Daniel Radcliffe: Leaving Harry Potter, Growing Up, Perils Of Fame And Having A Googled Girlfriend
"Somebody said to me, 'You'll never be in a film as successful as Harry Potter.'
"I said 'You're right, but neither will anyone else.'"
Daniel Radcliffe is dealing with the inevitable questions that arise when the world's most successful child actor makes his first break for the adult film world - taking the lead role of Arthur Kipps in the creepy big screen adaptation of The Woman in Black - and, it has to be said, taking it all very much in his stride:
"I'm never going to match it, so I can forget about it now. I can always pull out some newsreel footage of the premiere. But it feels amazing to be talking about something else. Getting on set was great - I put the costume on, and I didn't have to wear glasses, it was lovely."
Even if he's obviously escaped, does Radcliffe have enough faith in audiences, Potter fans of which there are many included, to go with him?
"People may go in wondering what Harry Potter's going to do," he agrees, "but I think within the first 10 minutes, the story is so engrossing that you'll be drawn in and forget."
Because Radcliffe has been emblazoned on cinema-goers' consciousness for so long, it's hard to believe he's still only 22. He's incredibly polite, interested in other people and has a surprising self-awareness for somebody who must have inevitably lived in something of a bubble for almost half his life. How has he achieved this?
"It's mainly about working hard and proving to people you're serious about it, and stretching yourself and learning. The mistake a lot of actors make, particularly young ones, is allowing themselves to feel that they're the finished articles, the bee's knees, and it's not true. If you think you are, you're f***ed."
Did that just happen - did Harry Potter just...?
He clarifies this for me: "That's to quote Alan Rickman, by the way."
Radcliffe is undoubtedly an old head on young, easily recognisable shoulders. In fact, in his manner way older than his years, he kind of reminds me of Prince William, arguably the only Brit to share the actor's experience of growing up in such a bright spotlight. He laughs at this comparison, but is more reflective on the effect it's had on his own behaviour and, more significantly, his values:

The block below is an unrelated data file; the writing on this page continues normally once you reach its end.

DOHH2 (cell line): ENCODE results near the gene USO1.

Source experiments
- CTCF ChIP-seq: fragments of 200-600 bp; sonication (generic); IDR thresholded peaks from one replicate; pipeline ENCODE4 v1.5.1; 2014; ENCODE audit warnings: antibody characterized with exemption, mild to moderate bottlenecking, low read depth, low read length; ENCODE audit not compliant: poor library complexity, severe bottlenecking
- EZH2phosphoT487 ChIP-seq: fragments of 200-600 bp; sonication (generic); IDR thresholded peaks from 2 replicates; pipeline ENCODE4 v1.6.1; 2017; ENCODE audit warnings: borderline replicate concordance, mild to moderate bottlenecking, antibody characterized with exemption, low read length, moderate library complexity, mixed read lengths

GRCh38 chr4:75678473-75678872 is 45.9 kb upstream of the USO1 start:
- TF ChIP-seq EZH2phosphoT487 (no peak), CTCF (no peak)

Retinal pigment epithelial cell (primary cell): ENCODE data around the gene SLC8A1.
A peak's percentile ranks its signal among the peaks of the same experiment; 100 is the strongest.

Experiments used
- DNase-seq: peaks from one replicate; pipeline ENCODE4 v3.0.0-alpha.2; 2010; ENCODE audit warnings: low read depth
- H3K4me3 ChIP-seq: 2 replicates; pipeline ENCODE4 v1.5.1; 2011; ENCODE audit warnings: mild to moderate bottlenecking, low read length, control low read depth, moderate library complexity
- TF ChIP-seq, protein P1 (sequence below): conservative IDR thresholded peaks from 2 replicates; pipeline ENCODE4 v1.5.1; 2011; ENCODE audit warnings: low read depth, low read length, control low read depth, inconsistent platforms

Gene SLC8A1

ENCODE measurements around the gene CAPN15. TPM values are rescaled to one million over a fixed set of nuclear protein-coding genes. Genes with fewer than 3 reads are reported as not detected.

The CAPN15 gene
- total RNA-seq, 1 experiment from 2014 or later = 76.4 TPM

"He's had it longer than me, and I have a huge admiration for the way he handles himself, beautifully. But I've been observed for so much of my life, I don't really think about it anymore."
Even being papped through those Adrian Mole-esque growing-pain years? If Radcliffe is to be believed, self-respecting Potter fanatics have been abandoning their posts:
"I was photographed about five times in New York the whole year I was there, and that's five times more than round London," he surprises me.
"The girls have it so much harder than men in terms of paparazzi attention, but you just have to see it as funny, because it's so ridiculous.
"The fact nobody knew my girlfriend Rosie's name one day, and three days later, she was the third highest Google search result... it's not real, it's not my life, it's what people think my life is, and it's actually the reason I've started being so more open in interviews.
"I think it's useful, as a famous person, to have as little separation between the perception of you and how you really are - because otherwise I'd be sitting here thinking I'm keeping secrets, and wondering when you're going to find out."
There follows a strange interlude while I sketch out the Johari Window (a sort of psychological pie chart with public and private spheres mapped out) and ask Britain's most documented young star to point out where he sees himself. He becomes, if it were possible, even more animated during this debate:
"Fame is damaging when people become reliant on it for their sense of self, and their identity, when fame is linked to how you see yourself. Because fame is fleeting, so you're f***ed. (There he goes again, with no Rickman in sight this time.)
"The line that has made the most lasting impression on me was by William Goldman. He said something like, 'Stars come and go, only actors last.'"
So, finally, what does Daniel Radcliffe rely on then, if not the fame, the millions in the bank, the red carpet and bright bulbs? There's a big pause while he works it out, seemingly trying to be as accurate as possible:
"Good parents, good friends, immense pride in the fact that I have a really good work ethic and I love my job. My job, but not the fame that comes with it. I'd define myself as a worker and I love that.
"I know I'm not a coal miner, but I do long hours and I never complain, and there is nowhere else I'd rather be. So, yeah, that's how I'd define myself. I want to do it right, and prove people wrong once and for all about the myth of child stars."
The Woman in Black is in UK cinemas from this weekend.